Owls to be used to rid homes of rats

| Mary-Anne Gontsana
Philippi residents in the informal settlement say they are being terrorised by rats. Photo by Mary-Anne Gontsana.

Philippi residents say there is just no getting rid of the rats terrorising them in their homes. But the City of Cape Town has a plan to introduce owls to solve the problem.

Residents in the informal settlement area say poison provided by the City has been useless; the rats simply eat it as food and it doesn’t kill them.

Last year, a local newspaper reported that Nomfundo Nkathazo’s 11-month-old baby was attacked and bitten by rats in their Philippi home.

Nosipho Holwa, who has been living in Philippi for two years, says every night she hears the rats as they enter her shack.

“I hear them scratching my zinc, trying to find a way to get in. I have already had my door, furniture and plastic containers eaten by them … They destroy everything in the house. We have tried poison, but it doesn’t work, it only kills the mice, not the rats,” she says.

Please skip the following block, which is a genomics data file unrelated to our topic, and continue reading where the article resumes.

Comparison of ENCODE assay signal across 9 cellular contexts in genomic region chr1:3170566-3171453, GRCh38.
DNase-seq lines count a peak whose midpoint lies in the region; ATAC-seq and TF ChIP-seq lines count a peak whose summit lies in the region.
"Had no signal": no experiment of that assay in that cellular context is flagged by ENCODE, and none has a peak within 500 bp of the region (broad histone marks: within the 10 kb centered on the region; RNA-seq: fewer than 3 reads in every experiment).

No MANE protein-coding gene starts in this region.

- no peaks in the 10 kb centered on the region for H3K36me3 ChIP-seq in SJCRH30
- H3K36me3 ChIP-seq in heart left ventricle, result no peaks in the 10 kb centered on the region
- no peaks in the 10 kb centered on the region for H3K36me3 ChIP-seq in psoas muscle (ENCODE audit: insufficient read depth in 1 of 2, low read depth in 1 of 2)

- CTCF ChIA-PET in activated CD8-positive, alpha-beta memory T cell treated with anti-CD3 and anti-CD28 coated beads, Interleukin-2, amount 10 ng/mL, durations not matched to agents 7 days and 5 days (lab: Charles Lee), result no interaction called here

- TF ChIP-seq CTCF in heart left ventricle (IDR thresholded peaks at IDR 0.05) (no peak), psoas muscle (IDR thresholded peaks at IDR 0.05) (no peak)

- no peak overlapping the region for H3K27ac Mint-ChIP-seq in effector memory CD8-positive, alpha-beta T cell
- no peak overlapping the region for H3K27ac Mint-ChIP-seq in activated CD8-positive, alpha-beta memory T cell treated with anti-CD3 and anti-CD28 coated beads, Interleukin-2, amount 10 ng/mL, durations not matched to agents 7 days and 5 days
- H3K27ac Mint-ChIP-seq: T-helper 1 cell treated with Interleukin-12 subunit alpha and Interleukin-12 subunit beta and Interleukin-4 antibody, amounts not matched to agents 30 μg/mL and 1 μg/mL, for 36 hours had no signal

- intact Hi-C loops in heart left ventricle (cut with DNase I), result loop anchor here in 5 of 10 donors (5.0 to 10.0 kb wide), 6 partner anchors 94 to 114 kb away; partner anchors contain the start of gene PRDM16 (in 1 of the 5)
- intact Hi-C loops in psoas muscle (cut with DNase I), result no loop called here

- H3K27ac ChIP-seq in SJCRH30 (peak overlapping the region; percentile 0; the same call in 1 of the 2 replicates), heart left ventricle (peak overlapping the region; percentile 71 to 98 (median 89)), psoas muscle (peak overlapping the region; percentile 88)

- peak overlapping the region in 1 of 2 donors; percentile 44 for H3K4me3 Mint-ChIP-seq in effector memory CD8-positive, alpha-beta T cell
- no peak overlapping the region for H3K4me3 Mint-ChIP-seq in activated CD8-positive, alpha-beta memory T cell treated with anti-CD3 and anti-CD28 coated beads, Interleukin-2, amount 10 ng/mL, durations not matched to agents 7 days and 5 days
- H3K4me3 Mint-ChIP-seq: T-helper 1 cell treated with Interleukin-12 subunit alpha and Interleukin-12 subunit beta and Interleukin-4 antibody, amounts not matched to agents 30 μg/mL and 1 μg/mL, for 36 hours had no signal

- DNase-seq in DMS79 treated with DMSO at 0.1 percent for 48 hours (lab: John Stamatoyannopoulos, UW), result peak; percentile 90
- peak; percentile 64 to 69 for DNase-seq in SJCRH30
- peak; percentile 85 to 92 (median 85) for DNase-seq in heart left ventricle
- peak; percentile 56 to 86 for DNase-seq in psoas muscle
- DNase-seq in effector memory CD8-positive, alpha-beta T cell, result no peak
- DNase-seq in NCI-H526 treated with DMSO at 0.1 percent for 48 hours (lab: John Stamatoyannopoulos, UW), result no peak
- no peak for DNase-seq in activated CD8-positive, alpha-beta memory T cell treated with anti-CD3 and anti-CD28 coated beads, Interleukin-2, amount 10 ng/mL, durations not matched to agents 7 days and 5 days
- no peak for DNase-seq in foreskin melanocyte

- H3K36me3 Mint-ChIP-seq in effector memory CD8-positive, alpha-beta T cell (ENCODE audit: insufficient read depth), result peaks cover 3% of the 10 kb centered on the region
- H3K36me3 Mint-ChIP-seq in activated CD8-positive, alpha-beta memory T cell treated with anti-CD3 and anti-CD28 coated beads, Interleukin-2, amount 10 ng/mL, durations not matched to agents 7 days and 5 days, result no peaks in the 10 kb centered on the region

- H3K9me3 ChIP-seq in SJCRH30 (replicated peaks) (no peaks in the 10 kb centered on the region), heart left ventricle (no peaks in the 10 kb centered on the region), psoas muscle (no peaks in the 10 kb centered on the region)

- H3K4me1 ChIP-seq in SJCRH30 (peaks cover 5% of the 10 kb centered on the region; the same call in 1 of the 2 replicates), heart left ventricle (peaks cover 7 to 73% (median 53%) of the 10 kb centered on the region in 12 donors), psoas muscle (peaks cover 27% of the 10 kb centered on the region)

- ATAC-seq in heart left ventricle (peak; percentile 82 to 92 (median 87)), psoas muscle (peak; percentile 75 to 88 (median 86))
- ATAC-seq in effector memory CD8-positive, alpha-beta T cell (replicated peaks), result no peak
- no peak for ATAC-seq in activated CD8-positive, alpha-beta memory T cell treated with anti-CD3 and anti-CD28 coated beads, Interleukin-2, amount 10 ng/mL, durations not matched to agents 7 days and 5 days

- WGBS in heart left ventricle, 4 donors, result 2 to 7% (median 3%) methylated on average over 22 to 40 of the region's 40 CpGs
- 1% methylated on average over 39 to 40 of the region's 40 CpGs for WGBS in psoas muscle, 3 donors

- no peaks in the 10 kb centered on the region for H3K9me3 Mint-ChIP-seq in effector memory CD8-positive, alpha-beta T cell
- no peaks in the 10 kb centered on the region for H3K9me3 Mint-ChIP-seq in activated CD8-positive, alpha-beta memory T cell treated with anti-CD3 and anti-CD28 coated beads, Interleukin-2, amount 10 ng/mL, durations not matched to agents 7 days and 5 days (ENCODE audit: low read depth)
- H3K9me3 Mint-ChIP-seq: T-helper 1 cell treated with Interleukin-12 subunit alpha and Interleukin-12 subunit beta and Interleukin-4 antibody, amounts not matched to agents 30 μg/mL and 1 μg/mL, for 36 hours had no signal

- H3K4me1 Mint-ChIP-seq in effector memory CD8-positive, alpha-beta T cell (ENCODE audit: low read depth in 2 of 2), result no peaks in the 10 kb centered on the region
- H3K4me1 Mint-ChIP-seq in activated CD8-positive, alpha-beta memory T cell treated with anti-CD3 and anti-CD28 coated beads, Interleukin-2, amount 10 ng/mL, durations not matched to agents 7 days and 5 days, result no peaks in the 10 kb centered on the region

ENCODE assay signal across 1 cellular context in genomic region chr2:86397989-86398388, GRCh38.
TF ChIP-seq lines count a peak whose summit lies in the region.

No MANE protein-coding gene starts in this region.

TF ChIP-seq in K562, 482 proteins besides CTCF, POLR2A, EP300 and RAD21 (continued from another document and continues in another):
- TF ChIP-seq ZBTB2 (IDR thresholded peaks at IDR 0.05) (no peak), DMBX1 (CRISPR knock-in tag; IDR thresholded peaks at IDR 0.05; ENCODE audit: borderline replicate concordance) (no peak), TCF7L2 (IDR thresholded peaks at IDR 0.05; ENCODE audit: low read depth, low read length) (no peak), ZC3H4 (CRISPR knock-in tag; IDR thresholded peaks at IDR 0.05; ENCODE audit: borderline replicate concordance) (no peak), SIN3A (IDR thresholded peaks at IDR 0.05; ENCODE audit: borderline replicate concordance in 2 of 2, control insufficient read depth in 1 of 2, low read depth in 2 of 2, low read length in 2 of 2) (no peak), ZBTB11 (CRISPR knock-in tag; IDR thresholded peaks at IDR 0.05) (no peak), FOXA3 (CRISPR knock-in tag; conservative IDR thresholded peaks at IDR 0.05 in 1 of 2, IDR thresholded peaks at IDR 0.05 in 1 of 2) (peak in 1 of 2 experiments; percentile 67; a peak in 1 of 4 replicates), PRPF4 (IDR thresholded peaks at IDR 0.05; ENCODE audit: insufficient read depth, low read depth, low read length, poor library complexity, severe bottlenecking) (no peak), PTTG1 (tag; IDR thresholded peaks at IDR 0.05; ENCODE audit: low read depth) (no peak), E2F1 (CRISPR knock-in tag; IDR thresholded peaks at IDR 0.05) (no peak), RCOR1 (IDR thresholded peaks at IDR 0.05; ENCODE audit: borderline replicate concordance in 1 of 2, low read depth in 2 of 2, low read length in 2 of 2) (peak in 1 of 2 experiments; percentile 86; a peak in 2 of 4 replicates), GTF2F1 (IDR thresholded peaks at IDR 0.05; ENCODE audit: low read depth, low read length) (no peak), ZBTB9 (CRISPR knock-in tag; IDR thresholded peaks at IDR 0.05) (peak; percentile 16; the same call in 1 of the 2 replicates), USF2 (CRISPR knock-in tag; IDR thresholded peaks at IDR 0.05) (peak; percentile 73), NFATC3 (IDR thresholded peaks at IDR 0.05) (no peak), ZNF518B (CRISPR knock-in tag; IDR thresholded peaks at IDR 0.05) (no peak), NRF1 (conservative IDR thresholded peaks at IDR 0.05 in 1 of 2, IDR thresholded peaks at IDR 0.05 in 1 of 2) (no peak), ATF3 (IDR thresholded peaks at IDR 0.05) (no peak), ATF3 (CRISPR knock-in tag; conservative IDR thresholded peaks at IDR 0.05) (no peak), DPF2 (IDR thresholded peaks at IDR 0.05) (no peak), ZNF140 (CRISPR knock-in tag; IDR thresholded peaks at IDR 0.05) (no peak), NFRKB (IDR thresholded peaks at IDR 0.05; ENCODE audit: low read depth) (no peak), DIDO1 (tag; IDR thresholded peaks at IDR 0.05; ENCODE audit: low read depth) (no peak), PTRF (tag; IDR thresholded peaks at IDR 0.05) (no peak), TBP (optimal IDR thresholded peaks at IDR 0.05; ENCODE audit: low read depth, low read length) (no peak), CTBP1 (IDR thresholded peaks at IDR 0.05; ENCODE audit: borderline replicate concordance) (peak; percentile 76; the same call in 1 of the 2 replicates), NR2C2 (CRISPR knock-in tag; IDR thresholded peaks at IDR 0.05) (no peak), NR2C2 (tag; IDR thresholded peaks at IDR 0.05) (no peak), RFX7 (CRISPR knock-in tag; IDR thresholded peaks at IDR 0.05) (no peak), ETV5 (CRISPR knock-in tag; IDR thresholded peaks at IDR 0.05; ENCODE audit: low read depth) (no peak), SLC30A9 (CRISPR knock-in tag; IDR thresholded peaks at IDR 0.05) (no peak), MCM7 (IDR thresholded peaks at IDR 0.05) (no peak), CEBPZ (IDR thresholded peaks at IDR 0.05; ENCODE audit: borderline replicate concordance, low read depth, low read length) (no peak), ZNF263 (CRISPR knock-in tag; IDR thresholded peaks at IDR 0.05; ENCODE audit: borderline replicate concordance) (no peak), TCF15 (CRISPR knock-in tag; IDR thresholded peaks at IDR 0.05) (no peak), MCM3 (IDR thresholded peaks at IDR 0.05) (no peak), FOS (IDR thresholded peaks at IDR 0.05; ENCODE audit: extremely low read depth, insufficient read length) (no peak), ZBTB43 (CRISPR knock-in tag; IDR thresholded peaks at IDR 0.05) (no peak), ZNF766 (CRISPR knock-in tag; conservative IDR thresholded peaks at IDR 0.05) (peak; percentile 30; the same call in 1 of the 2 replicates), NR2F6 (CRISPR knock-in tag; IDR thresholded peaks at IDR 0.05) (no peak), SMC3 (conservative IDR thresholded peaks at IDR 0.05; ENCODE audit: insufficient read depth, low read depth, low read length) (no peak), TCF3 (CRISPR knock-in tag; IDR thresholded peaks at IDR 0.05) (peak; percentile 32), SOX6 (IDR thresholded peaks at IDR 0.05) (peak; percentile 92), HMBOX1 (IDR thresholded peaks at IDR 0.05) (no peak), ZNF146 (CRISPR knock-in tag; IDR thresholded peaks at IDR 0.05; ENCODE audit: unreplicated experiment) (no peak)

Mayoral committee member for health Benedicta van Minnen said the City was aware of the problem in Philippi and parts of the township had been baited to catch the rodents.

“There is a lot of waste dumping in Philippi and many of the residents have houses situated next to these dumping sites. Rats are attracted to rubbish and dumping,” she said.

Van Minnen said the City has realised that the poison used in the baiting is not effective; rats have to consume it more than once before it kills. She said the City was now considering using owls. It has been tried in Johannesburg, but it was still being discussed in Cape Town. There was concern that the poison used for baiting the rats would be harmful to the owls.

A Philippi resident, Thembisa, said, “It’s the first time I hear of owls being used to catch and kill rats. We are living in fear here because the rats bite and these ones are big and they are not scared of us. They can be seen any time of the day and night; they are terrorising us and they come in different colours — black, grey, brown, even white”.

Khayelitsha also has a rat problem, According to the City’s website, 17,685 block-baiting stations have been serviced in Khayelitsha since July 2012.

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